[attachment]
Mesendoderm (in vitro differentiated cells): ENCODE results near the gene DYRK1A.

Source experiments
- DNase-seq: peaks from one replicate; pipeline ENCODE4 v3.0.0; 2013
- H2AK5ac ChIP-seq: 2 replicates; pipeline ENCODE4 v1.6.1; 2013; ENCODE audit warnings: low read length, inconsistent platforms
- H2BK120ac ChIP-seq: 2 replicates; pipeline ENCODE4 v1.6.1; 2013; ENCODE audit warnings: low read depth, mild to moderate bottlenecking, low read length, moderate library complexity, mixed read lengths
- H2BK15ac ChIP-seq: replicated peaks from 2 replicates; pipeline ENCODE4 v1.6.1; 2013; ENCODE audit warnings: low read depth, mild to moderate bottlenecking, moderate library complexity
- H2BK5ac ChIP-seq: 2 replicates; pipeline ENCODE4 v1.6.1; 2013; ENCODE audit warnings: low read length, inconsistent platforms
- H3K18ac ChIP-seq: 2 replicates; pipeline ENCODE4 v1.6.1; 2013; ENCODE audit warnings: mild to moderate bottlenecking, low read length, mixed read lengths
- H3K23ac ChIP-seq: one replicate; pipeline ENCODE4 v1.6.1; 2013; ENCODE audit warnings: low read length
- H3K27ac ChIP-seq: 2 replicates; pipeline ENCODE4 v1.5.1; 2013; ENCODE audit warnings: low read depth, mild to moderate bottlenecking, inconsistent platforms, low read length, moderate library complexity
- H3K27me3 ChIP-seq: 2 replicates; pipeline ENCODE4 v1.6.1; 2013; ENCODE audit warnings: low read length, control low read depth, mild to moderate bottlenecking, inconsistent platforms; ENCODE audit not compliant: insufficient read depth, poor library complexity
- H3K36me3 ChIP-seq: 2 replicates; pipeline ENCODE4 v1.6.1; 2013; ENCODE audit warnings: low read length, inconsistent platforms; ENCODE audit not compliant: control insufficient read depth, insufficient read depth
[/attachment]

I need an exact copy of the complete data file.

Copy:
Mesendoderm (in vitro differentiated cells): ENCODE results near the gene DYRK1A.

Source experiments
- DNase-seq: peaks from one replicate; pipeline ENCODE4 v3.0.0; 2013
- H2AK5ac ChIP-seq: 2 replicates; pipeline ENCODE4 v1.6.1; 2013; ENCODE audit warnings: low read length, inconsistent platforms
- H2BK120ac ChIP-seq: 2 replicates; pipeline ENCODE4 v1.6.1; 2013; ENCODE audit warnings: low read depth, mild to moderate bottlenecking, low read length, moderate library complexity, mixed read lengths
- H2BK15ac ChIP-seq: replicated peaks from 2 replicates; pipeline ENCODE4 v1.6.1; 2013; ENCODE audit warnings: low read depth, mild to moderate bottlenecking, moderate library complexity
- H2BK5ac ChIP-seq: 2 replicates; pipeline ENCODE4 v1.6.1; 2013; ENCODE audit warnings: low read length, inconsistent platforms
- H3K18ac ChIP-seq: 2 replicates; pipeline ENCODE4 v1.6.1; 2013; ENCODE audit warnings: mild to moderate bottlenecking, low read length, mixed read lengths
- H3K23ac ChIP-seq: one replicate; pipeline ENCODE4 v1.6.1; 2013; ENCODE audit warnings: low read length
- H3K27ac ChIP-seq: 2 replicates; pipeline ENCODE4 v1.5.1; 2013; ENCODE audit warnings: low read depth, mild to moderate bottlenecking, inconsistent platforms, low read length, moderate library complexity
- H3K27me3 ChIP-seq: 2 replicates; pipeline ENCODE4 v1.6.1; 2013; ENCODE audit warnings: low read length, control low read depth, mild to moderate bottlenecking, inconsistent platforms; ENCODE audit not compliant: insufficient read depth, poor library complexity
- H3K36me3 ChIP-seq: 2 replicates; pipeline ENCODE4 v1.6.1; 2013; ENCODE audit warnings: low read length, inconsistent platforms; ENCODE audit not compliant: control insufficient read depth, insufficient read depth